Single Pilot? Offset Risk in a BizAv Cockpit (Part 2)

Continuing his discussion of single pilot safety accountability, this month Mario Pierobon explores strategies for raising safety awareness, and getting the most out of single pilot Crew Resource Management training…

Mario Pierobon  |  31st March 2021
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    Mario Pierobon
    Mario Pierobon

    Mario Pierobon holds a Master’s Degree in Air Transportation Management from City University London,...

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    Smiling pilot looks back at camera from airplane cockpit

    Additional content could be embedded in the training programs of single pilots to raise their safety awareness – though Crew Resource Management (CRM), as Mario Pierobon highlights here... 

    Training and human factors expert Thomas Fakoussa suggests the aviation authorities and the industry’s accident investigators don’t necessarily know how to do add more practical training on pilot awareness during flight.

    “It is also not part of flight instructor-led training,” he adds, “but it would be necessary to include mental awareness training as a simple and practical tool to develop pilots in self-management.”

    In general, as part of their initial training a pilot will learn basic human factors principles in decision-making, fatigue, hypoxia, and spatial disorientation.

    “Although these are important to learn – especially as a single pilot – additional training in human behavior is extremely important”, says Kim Hutchings, Chief Executive Officer of Volo Mission. “Really understanding and learning to quickly recognize when we’re tired, stressed, distracted, pressured, etc., can help pilots detect when there’s more of a likelihood for error, or when they are taking more risks.

    “Unfortunately, this is often recognized after something has already happened,” Hutchings reflects. “More education and training are needed to help people learn more about themselves. This can be done through training, coaching, and mentoring.”

    CRM training could make a significant difference within small operations, says Alex Pollitt, a helicopter pilot and CRM trainer. This could help establish a culture that puts a genuine emphasis on the principles of single pilot CRM and operator safety.

    “Too often, the quality of training is lacking – or the time and thought has not been taken to apply it effectively to the specific CRM challenges and risks of the operation in question,” Pollitt reveals.

    Don’t assume that CRM has all the answers, he cautions, “but, if done well, it could –or should – be the best way to provoke genuine introspection in the minds of the single pilot, therefore raising single pilot safety awareness.”

    And Pollitt believes that a good safety culture encourages habits such as pilots raising doubts and questions, and gives them the confidence to ask for a second opinion. “In fact, it should demand that pilots solicit a second opinion on flight preparation and decision-making, whenever possible,” he says.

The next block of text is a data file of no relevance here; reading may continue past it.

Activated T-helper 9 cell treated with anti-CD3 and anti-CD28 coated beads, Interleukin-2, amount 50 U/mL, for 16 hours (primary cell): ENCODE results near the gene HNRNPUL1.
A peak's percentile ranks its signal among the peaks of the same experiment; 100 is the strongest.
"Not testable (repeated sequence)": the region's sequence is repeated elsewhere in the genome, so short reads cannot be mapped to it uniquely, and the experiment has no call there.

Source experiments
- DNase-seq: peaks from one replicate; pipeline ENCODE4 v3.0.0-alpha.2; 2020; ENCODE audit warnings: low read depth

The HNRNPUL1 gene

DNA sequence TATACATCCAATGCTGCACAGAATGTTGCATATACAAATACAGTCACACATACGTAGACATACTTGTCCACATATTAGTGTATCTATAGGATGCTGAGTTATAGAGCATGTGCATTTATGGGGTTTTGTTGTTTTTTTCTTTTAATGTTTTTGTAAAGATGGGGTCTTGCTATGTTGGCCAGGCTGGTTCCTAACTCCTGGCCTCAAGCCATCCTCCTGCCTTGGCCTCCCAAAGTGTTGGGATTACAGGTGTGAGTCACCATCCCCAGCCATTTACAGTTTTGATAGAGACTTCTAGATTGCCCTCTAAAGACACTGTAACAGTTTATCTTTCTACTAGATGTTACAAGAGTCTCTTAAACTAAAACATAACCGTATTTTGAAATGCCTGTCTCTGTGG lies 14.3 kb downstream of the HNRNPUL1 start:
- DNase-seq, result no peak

Single Pilot CRM

    Given its usefulness to single pilot operations, it’s unfortunate that the very title ‘Crew Resource Management’ implies the training is less relevant to pilots who don’t work in a crew.

    “Of course, as CRM has developed through what is now six generations, the name has stuck,” Pollitt reflects. “But the training that it describes has broadened significantly.

    “This unfortunate misnomer in the context of single pilot operations should actually be referred to as Non-Technical Skills,” he suggests, “an inherent and indivisible part of the art and science of being a pilot, regardless of whether you fly single-seat or aboard a widebody aircraft.”

    From a regulatory point of view there’s no difference between single pilot CRM and multi-pilot CRM. “The entire syllabus applies, and even when something appears not to be relevant, it only takes a little thought as to how a concept might be applied in the single-pilot context to realize that this approach does make sense,” Pollitt explains.

    “For example, leadership, teamwork, and communication (among other things) can all still be helpful in single crew operations, and should not be restricted to multi-crew CRM training.”

    The applicability of human factors considerations is so widespread today that it is seen to encompass all of the external influences and agencies that you might deal with during the preparation, duration, and aftermath of a flight.

    “Although you might assume that the lessons of effective communication and teamwork don’t apply to individuals sitting in the cockpit, the single pilot will still need to communicate and interact with many others throughout the course of their aviation activity,” Pollitt highlights. “In reality, aviation is never an activity that can be carried out alone.”

    From CRM to PRM…

    Many years ago, Fakoussa coined the term ‘Personal Resource Management’ (PRM). “This concept is the foundation of any crew composed of individuals,” he explains, adding that a PRM-trained pilot would have a good foundation for teamwork within a crew, as they would always have self-control to remain functional within the team.

    “Retaining self-control at all times is ultimately the requirement for safe single-pilot operations, and having learnt – and been checked for – continuous self-control will make single-pilot operators accountable,” he concludes.

    Did you miss Part 1 of this article? Find it here.


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